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If fitted cross by the bow remember you need access for emergency escape and working river locks which require you to use a bow and stern line.

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We have a crossbed to make a 6ft X 5ft bed. I suffer badly from reflux so had the head end made 3 inches higher than feet.

 

Although we've had if for over 12 years and it takes less than a minute to make up, it does pall a bit now.

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It's a narrowboat,  is it?  I ask cos if you're at sea in anything that rolls like a bar steward, you probabl won't enjoy the alternating feet up - head up experience!

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Many, many   years ago we hired from the original Mr.Grumpy at Napton NBs, a great boat made by one P.Nichols - with a cross bed.

We had a guest couple, the gentleman of which  was 6 foot something and of rugby scrum proportions - hence we allocated the double to them. It was a bit chill (temperature wise) and he commented that his feet were cold in the morning... It transpire that the double had a radiator at one end - his end, beng summer the heatinfg was not on. Put me off cross beds... (Methinks P.N didn't do the fitout).

Made I larf in retrospect.

Thus on my boat, I made the forward double at leat 4'6" wide by 6+ ft longlots of room in both directions. 

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2 hours ago, Detling said:

If fitted cross by the bow remember you need access for emergency escape and working river locks which require you to use a bow and stern line.

Good point, there's hatches at front and both sides. 

2 hours ago, pearley said:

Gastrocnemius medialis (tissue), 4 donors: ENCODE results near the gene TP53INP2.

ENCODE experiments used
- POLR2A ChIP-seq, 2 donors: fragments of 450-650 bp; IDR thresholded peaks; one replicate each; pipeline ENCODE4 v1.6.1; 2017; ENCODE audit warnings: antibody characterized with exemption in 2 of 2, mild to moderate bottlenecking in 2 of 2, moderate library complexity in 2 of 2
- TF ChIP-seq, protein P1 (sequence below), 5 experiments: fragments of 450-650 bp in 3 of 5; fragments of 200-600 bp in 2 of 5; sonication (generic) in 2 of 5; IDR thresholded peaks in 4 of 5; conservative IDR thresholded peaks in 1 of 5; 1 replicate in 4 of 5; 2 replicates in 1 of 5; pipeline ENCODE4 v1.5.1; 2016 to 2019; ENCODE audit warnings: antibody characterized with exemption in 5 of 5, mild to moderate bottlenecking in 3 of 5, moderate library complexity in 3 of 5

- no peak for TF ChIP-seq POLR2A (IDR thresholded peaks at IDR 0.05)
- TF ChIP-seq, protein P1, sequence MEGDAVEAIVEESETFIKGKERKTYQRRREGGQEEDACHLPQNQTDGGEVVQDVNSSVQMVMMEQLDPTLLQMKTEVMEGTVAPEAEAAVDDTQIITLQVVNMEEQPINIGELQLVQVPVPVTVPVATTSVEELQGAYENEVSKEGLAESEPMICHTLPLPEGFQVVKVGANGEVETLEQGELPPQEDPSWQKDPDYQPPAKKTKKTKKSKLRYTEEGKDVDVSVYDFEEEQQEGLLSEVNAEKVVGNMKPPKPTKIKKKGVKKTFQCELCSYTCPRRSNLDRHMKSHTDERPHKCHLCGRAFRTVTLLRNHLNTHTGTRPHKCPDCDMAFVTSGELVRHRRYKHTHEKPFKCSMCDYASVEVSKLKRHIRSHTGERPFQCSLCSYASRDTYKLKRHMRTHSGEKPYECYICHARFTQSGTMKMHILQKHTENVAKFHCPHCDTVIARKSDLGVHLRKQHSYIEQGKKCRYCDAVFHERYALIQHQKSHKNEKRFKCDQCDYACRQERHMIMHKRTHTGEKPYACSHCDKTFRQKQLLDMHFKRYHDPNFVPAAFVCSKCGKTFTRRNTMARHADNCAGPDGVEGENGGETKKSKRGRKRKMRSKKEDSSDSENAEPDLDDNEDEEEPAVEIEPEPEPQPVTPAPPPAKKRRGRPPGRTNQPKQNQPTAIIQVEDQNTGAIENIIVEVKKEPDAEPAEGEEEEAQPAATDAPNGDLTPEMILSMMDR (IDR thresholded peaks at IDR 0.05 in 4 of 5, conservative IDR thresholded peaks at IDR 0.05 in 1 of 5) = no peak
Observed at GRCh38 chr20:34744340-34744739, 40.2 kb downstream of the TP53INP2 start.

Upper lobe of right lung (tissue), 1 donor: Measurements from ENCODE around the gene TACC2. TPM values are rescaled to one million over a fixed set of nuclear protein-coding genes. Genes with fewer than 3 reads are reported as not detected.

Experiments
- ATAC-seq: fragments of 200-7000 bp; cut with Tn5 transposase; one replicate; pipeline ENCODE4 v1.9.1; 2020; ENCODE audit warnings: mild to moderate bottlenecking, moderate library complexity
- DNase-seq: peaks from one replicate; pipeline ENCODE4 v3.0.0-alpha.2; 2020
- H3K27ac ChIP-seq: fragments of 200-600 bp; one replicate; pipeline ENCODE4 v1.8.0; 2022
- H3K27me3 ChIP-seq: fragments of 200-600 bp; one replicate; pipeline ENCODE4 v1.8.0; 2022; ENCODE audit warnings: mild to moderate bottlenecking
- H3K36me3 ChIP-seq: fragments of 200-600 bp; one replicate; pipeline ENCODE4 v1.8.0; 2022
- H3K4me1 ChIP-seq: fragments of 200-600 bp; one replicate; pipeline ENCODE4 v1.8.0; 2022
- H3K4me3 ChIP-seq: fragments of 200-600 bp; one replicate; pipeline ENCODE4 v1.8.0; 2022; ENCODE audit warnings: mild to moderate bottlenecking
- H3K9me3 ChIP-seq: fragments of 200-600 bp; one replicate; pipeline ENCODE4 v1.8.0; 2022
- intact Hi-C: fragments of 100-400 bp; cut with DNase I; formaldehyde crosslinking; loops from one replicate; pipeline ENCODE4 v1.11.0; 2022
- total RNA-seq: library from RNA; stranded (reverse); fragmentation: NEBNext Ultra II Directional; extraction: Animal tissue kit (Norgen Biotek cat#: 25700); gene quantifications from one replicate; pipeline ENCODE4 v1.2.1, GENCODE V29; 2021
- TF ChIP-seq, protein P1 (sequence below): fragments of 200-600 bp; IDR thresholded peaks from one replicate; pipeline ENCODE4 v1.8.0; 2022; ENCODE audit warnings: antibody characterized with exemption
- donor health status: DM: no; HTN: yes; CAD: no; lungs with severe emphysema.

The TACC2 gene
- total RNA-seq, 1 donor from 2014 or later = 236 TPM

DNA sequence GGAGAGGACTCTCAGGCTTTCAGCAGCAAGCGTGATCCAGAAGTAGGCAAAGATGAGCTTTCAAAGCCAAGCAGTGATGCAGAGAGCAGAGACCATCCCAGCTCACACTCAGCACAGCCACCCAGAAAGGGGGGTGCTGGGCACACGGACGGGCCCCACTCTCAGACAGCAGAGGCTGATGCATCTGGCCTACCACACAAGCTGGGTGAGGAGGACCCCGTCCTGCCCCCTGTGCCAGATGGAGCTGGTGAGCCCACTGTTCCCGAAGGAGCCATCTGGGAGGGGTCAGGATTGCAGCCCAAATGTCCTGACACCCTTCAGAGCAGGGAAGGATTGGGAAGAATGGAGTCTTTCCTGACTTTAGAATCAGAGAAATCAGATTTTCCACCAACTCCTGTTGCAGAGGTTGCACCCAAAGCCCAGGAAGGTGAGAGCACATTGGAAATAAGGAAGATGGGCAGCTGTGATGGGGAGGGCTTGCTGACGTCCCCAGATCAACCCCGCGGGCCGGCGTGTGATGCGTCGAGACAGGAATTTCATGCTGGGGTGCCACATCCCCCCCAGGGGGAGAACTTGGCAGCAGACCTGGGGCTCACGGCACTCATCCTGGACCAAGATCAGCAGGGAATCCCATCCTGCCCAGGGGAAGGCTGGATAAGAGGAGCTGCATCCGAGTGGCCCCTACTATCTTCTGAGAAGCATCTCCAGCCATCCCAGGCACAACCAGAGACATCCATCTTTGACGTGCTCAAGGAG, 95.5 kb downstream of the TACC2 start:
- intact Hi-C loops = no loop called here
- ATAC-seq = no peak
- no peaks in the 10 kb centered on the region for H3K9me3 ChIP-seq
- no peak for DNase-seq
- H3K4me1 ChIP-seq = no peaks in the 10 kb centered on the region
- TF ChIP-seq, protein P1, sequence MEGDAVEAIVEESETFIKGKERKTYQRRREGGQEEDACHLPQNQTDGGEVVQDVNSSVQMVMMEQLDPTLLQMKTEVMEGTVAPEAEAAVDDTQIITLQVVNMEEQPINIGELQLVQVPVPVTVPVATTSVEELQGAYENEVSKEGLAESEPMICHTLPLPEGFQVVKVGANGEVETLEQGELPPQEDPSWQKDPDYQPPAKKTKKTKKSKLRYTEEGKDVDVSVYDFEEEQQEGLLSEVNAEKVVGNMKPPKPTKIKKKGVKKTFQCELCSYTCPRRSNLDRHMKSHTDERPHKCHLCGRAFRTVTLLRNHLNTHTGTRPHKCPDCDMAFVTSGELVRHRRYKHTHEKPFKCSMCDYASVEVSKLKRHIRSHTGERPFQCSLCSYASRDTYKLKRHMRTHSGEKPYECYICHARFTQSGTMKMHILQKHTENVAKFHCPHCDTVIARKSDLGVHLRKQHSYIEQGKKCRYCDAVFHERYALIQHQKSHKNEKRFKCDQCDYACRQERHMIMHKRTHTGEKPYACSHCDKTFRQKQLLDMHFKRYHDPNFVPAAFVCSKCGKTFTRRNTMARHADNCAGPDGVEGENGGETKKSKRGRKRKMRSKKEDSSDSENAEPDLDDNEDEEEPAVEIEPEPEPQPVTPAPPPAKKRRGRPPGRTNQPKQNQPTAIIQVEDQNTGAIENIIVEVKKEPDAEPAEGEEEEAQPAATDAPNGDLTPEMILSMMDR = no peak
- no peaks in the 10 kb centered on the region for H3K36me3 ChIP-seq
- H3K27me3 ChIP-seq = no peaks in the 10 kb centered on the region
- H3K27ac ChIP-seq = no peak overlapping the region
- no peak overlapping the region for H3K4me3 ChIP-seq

We have a crossbed to make a 6ft X 5ft bed. I suffer badly from reflux so had the head end made 3 inches higher than feet.

 

Although we've had if for over 12 years and it takes less than a minute to make up, it does pall a bit now.

Occasional GORD; hadn't thought about that, will have to be able to jack up the bed frame. Thanks.

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28 minutes ago, Sir Percy said:

Good point, there's hatches at front and both sides. 

Occasional GORD; hadn't thought about that, will have to be able to jack up the bed frame. Thanks.

Gaviscom to the rescue!

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1 minute ago, Sir Percy said:

If only! Omeprazole prescribed.

Was on that for a few year now Lansoprazole for 20 years ot more plus large bottle Gaviscom a month.

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Just now, pearley said:

Was on that for a few year now Lansoprazole for 20 years ot more plus large bottle Gaviscom a month.

Jesus. Maybe I'd be better off forgetting about the bed, and sleeping upright.

  • Haha 1

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Cross beds are the thing of the devil. Only any use if you buy part of a boat. If you buy a decent size then they are as much use as a chocolate fireguard. E ven on tiny 57 footers that I have owned I didnt have a crossbed, life is too short for all that mularky.

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There's no way I'd want to disassemble then reassemble my bed every day. That'd definitely be the deal breaker.

  • Greenie 1

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4 hours ago, Ange said:

There's no way I'd want to disassemble then reassemble my bed every day. That'd definitely be the deal breaker.

Why would you need to. Our mattress does "break" two thirds/ one third, but in practice we just scramble across the bed to get to the back end. WE put a plastic sheet across it during the day. It really isn't a problem.

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13 hours ago, Sea Dog said:

It's a narrowboat,  is it?  I ask cos if you're at sea in anything that rolls like a bar steward, you probabl won't enjoy the alternating feet up - head up experience!

After a 5 hour stint on the helm crossing the Channel from Alderney to The Needles in a force 5 gusting 6, with the rest of the crew ill, "you" will sleep on anything! :)

Edited by Ray T

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1 minute ago, Ray T said:

After a 5 hour stint on the helm crossing the Channel from Alderney to The Needles in a force 5 gusting 6, with the rest of the crew ill, "you" will sleep on anything! :)

Yes, I'd tend to agree (although by then it sounds likely you'll be around for going  alongside in Lymington or similar, after which you're moored up). If you're still in a a force 5 gusting 6 though, and still rolling like a good un, an athwartships berth won't make it easier! In a yacht, all bets is orf. :)